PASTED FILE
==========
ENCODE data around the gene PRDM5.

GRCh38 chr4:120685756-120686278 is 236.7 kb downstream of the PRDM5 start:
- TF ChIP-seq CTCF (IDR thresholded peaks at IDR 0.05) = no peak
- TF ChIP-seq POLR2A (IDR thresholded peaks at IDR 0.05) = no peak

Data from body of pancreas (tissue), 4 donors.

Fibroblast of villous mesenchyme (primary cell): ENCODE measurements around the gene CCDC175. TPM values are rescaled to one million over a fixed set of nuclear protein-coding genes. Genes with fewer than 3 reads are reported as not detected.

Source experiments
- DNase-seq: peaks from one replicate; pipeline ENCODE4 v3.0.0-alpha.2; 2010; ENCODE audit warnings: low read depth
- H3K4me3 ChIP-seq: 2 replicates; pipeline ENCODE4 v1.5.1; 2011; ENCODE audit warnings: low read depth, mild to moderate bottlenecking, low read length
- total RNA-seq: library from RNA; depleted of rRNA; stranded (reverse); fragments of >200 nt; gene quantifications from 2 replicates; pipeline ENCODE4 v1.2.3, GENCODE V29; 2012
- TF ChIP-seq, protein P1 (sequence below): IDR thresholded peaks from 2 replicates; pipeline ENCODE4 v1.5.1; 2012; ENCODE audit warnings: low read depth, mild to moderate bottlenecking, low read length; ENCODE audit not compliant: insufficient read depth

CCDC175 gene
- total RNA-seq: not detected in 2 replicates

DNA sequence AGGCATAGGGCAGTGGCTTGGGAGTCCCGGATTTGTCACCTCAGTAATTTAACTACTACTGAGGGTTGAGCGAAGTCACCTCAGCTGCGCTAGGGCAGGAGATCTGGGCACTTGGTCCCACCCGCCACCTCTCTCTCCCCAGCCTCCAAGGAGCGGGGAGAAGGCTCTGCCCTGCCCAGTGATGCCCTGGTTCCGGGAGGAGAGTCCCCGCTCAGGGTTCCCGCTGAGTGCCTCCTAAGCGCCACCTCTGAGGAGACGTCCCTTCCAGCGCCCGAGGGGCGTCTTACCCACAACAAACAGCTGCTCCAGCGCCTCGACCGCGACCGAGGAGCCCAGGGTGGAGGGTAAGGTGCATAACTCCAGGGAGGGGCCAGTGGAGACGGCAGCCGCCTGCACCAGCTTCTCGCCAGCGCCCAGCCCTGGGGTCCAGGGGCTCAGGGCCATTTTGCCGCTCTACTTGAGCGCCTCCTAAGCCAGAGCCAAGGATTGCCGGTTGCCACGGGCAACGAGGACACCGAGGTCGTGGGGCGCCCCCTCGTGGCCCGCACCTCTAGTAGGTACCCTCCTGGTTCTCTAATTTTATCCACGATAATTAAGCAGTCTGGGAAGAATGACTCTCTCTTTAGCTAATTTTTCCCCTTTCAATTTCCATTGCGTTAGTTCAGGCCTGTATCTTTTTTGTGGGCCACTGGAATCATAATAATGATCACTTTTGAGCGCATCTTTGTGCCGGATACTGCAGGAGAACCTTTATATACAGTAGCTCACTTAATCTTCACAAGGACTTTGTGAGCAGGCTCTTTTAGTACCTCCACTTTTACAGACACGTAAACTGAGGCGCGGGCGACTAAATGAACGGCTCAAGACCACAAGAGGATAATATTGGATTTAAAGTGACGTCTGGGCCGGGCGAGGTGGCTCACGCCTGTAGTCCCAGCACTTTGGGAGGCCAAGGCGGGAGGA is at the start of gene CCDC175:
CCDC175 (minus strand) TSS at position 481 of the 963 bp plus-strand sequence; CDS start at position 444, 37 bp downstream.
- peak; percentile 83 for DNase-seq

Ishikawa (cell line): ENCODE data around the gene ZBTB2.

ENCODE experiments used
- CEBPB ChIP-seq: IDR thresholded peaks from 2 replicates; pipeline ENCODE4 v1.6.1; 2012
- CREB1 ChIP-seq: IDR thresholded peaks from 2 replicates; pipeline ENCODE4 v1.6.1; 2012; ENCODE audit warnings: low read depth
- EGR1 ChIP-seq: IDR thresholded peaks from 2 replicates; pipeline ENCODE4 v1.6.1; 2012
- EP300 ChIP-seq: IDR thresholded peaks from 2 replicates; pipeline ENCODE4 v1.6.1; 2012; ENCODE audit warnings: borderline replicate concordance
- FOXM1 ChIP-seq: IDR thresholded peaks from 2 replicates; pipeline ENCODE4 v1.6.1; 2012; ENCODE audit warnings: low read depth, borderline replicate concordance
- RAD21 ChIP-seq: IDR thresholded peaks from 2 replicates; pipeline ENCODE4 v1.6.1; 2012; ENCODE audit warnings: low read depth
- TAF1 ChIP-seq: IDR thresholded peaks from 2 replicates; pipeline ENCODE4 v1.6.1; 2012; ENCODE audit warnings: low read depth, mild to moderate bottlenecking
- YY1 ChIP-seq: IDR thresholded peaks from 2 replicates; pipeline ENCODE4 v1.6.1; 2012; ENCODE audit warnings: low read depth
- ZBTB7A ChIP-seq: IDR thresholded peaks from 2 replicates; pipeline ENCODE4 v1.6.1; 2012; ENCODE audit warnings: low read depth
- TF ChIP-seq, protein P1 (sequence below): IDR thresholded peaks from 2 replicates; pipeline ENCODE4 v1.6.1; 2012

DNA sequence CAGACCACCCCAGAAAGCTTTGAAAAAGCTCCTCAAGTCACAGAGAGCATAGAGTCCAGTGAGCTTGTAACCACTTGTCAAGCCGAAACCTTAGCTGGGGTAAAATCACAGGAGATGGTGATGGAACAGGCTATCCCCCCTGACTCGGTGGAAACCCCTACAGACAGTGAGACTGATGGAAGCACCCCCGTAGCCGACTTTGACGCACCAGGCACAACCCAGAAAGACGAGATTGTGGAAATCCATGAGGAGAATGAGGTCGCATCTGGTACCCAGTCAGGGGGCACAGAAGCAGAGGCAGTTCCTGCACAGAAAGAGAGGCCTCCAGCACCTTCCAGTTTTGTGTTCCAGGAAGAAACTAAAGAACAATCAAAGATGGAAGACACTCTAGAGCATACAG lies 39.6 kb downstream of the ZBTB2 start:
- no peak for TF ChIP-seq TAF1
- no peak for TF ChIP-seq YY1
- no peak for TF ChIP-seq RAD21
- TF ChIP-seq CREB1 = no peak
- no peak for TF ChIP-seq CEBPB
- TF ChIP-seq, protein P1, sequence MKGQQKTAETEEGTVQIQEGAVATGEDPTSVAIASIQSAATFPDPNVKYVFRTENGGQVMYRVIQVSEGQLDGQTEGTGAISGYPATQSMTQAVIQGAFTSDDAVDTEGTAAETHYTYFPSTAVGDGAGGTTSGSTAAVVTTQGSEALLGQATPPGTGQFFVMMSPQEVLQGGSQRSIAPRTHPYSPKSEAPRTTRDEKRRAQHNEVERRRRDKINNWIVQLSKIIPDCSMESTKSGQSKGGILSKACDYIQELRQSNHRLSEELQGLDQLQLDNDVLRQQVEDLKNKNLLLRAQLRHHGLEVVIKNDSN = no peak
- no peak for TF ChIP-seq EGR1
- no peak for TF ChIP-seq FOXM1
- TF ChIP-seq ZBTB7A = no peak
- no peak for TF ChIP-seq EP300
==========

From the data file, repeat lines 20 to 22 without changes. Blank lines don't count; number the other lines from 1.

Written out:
- CREB1 ChIP-seq: IDR thresholded peaks from 2 replicates; pipeline ENCODE4 v1.6.1; 2012; ENCODE audit warnings: low read depth
- EGR1 ChIP-seq: IDR thresholded peaks from 2 replicates; pipeline ENCODE4 v1.6.1; 2012
- EP300 ChIP-seq: IDR thresholded peaks from 2 replicates; pipeline ENCODE4 v1.6.1; 2012; ENCODE audit warnings: borderline replicate concordance